A meeting menu from the board chair

I was trolling through some old files today when I came upon this 2007 memo:


TO:                 Board of Directors

FROM:           Gayle L. Gifford, Chair

RE:                  Board Meeting

Thank you to A…  for graciously sharing his home for what promises to be a delectable board meeting.

The meeting postprandial will be a lively humanities conversation with our special guest, Christopher Lydon, former host of WBUR’s The Connection and Radio Open Source, now live from the Watson Institute at Brown U. Chris is very eager to learn more about our Council and connect with board members. Personally, I can’t wait to pump him for his vast experience in “curating [humanities] conversations” over the airwaves and now in cyberspace.

Of course, before we can get to Chris and refreshments, we’ve got a board meeting to devour.

  • Our main course is a discussion, feedback and approval of the goals and programming direction for FY 2008 which RKA, our Executive Director, will be presenting followed by approval of a working budget for FY 2008 that reflects those priorities and outcomes. (Alas, it remains a working budget until Congress finalizes the budget).
  • Side dishes include a proposed bylaws change on the residency requirement for Board members and feedback from the Governance Committee on Board self-assessments.
  • Of course, no meeting would be complete without THE CONSENT AGENDA which includes the thoughtful recommendation of grant awards from the Grants Committee, receipt of staff and board committee reports, and final approval of the FY 2008 Board & Board Committee Objectives.

Please arrive so that we can start on time (no excuses, we are back in Providence!) and preserve ample time to savor the planned conversations.

Bon Appétit


Okay, so the memo may be a little cutesy.

But the reason I wanted to share this with you is that I think it is good practice for the board chair to frame the upcoming meeting for the board. This memo was sent out in advance along with the packet of materials for that upcoming meeting.

My memo also illustrates some of the practices that make for a better board meeting:

  • Use of the consent agenda to quickly dispose of noncontroversial items, items where the authority for action has been delegated to a committee, or items discussed at a previous meeting that just need a final vote. Of course, any member can ask that an item be taken off the consent agenda for a more complete discussion.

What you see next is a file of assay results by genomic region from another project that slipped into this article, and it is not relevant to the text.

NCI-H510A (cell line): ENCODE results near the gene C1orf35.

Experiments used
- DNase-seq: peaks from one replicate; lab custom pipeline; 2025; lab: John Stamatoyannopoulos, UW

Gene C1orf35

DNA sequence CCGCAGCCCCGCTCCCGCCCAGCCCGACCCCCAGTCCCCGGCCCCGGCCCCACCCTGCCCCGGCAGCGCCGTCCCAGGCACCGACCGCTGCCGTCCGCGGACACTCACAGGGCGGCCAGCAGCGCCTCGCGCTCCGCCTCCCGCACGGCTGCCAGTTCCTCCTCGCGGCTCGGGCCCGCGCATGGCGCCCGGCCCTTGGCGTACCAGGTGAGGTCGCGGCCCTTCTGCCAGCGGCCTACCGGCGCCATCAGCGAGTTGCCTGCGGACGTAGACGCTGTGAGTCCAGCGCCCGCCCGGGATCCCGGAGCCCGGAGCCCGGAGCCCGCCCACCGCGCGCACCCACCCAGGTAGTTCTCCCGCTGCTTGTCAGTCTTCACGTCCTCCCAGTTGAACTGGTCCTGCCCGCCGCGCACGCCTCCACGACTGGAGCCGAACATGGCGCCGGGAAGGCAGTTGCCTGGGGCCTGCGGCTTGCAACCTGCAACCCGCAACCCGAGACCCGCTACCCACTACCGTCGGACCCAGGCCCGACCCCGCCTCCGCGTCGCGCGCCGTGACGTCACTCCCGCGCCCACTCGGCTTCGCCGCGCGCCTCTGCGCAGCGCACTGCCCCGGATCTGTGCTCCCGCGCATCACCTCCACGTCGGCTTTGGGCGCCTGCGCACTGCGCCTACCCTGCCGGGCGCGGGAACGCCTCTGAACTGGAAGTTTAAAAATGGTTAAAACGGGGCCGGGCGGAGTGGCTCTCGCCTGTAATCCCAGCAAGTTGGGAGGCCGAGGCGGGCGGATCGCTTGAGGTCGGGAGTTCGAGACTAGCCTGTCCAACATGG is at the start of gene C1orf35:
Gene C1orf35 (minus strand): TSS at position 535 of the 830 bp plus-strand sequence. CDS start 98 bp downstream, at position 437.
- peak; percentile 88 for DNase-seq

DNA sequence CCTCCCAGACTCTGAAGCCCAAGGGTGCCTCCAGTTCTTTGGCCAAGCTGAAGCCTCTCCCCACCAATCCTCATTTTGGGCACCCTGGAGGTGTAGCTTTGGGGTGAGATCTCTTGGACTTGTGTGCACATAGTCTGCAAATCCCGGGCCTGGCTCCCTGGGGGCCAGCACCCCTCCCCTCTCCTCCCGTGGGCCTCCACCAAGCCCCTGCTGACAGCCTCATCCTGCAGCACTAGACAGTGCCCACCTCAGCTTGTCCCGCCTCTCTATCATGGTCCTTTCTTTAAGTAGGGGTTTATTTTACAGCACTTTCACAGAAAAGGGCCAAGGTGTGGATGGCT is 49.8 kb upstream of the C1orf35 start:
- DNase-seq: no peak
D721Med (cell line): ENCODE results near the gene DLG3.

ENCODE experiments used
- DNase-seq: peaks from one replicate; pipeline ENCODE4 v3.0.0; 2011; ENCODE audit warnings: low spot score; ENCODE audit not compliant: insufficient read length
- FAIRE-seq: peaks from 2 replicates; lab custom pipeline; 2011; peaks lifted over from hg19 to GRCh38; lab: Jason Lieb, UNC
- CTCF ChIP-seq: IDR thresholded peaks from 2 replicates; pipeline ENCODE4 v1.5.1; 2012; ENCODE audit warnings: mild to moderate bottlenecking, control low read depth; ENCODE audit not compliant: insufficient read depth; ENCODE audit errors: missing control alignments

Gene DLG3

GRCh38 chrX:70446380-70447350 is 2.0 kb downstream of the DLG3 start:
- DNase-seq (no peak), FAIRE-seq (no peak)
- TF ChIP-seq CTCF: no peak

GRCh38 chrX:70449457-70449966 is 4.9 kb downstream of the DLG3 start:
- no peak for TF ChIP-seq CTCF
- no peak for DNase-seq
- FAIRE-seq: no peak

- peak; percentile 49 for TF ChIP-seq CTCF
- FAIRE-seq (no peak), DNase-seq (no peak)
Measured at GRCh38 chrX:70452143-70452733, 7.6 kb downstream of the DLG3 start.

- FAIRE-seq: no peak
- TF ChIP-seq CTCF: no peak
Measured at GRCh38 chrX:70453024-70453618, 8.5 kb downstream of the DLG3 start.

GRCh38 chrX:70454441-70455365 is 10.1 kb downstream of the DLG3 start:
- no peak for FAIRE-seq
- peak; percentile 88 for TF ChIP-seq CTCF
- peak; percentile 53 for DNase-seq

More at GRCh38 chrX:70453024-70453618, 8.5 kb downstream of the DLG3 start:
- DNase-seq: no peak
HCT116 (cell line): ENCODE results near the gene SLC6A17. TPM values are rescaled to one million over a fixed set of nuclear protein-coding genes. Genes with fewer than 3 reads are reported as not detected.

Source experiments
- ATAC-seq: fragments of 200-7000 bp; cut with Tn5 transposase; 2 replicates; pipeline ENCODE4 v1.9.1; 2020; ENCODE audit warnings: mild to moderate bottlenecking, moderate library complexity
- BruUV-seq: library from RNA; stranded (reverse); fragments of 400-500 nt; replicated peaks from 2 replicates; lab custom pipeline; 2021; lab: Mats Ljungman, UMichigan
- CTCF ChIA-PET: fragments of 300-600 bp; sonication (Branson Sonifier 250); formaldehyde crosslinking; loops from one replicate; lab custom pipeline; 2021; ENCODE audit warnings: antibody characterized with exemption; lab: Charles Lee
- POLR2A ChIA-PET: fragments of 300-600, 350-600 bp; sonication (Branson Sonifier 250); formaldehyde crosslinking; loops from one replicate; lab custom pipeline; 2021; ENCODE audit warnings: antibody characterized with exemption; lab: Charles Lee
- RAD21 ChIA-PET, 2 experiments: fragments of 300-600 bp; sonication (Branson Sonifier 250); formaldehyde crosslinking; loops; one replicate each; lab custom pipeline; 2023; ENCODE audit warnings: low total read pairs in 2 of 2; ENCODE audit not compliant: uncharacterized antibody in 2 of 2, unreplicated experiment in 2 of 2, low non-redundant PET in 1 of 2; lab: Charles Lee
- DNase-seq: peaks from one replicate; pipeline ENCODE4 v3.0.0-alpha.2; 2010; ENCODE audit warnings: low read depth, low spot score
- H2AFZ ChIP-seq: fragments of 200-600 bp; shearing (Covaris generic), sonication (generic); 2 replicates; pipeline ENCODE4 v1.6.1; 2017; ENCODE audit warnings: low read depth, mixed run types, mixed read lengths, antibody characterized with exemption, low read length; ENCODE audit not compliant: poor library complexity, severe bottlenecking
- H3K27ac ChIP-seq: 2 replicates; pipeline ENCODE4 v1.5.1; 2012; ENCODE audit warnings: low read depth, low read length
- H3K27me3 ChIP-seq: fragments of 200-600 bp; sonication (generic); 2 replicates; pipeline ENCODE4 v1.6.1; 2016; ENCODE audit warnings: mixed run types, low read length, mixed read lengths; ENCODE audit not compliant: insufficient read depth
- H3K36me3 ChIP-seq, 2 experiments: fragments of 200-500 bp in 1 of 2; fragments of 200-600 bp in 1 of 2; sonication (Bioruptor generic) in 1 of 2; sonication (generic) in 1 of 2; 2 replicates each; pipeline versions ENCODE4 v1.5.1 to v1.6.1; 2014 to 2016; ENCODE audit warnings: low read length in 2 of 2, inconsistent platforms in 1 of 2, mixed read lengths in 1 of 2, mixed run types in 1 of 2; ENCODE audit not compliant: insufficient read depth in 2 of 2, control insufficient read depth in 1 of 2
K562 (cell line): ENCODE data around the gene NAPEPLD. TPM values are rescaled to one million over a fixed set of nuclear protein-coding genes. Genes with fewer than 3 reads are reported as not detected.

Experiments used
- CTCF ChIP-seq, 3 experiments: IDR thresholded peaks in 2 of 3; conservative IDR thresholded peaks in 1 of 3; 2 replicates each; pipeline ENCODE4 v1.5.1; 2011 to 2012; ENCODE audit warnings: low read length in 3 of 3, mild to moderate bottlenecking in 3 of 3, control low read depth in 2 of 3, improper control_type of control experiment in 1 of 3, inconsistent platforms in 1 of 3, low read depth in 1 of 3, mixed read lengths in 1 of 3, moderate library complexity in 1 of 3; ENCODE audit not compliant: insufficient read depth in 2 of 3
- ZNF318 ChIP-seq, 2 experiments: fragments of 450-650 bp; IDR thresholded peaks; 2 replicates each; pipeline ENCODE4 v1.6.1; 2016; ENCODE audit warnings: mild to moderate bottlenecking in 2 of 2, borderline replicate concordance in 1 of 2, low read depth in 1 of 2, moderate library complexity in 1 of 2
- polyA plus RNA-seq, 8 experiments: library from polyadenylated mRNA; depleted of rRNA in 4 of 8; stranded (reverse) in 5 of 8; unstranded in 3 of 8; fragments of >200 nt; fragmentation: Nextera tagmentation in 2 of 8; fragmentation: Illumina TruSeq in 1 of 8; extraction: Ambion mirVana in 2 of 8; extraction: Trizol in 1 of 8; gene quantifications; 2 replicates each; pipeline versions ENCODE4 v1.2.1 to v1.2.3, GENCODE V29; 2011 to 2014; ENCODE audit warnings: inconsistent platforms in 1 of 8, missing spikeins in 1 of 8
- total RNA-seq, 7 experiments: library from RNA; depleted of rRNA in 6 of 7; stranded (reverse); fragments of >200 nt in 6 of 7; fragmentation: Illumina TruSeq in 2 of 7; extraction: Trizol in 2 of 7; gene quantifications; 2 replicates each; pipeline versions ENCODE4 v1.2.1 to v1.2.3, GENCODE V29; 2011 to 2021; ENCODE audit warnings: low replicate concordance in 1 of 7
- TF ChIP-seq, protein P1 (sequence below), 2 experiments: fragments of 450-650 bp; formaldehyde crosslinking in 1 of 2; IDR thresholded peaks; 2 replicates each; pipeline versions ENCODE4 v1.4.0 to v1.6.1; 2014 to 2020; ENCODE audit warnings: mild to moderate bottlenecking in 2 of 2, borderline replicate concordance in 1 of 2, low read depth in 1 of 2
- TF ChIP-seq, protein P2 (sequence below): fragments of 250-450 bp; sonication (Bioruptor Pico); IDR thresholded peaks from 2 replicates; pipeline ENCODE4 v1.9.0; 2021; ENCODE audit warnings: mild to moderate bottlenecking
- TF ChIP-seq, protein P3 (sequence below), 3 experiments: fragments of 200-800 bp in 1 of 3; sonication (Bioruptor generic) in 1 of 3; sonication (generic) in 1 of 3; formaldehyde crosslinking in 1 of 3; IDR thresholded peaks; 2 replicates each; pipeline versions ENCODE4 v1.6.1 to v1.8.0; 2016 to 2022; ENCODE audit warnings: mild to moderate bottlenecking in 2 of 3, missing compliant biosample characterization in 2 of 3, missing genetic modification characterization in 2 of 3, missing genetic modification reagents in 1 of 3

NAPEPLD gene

• Most of the meeting spent on a few substantive issues.
  • A conversation with someone really interesting from outside the organization but very relevant to the mission.
  • And what you can’t see in the memo,  good food and social time.

And a few practices that make for a better board and organization:

  • Clarity on goals and objectives for the coming year
  • A budget that reflects those priorities
  • Intentional board practice, including deployment of a governance committee, board self-evaluation, and learning from that feedback.

What does your board meeting look like?

3 responses to A meeting menu from the board chair

  1. Kirsten Bullock

    Thanks for these great thoughts Gayle. It might be a little cutesy, but appears to be very appropriate to the audience. I love concept of a consent agenda, but frequently get push-back when I suggest it. Any suggests for easing the transition to a consent agenda?

  2. Gayle Gifford

    Kirsten, It’s not always so easy, true. You do need a board chair who is willing to try a different approach – with guidance and even coaching at the meeting. And I find that sometimes the promise of a more interesting and rewarding meeting can act as a lure. And it does require getting material out far enough in advance of the meeting so that everyone has had a chance to look at the consent agenda items and even send questions to the committee chair or board chair about anything they don’t understand.
    I don’t introduce it right away. I start with other meeting changes like eliminating oral reports of past happenings to begin to prime the board for more changes ahead.

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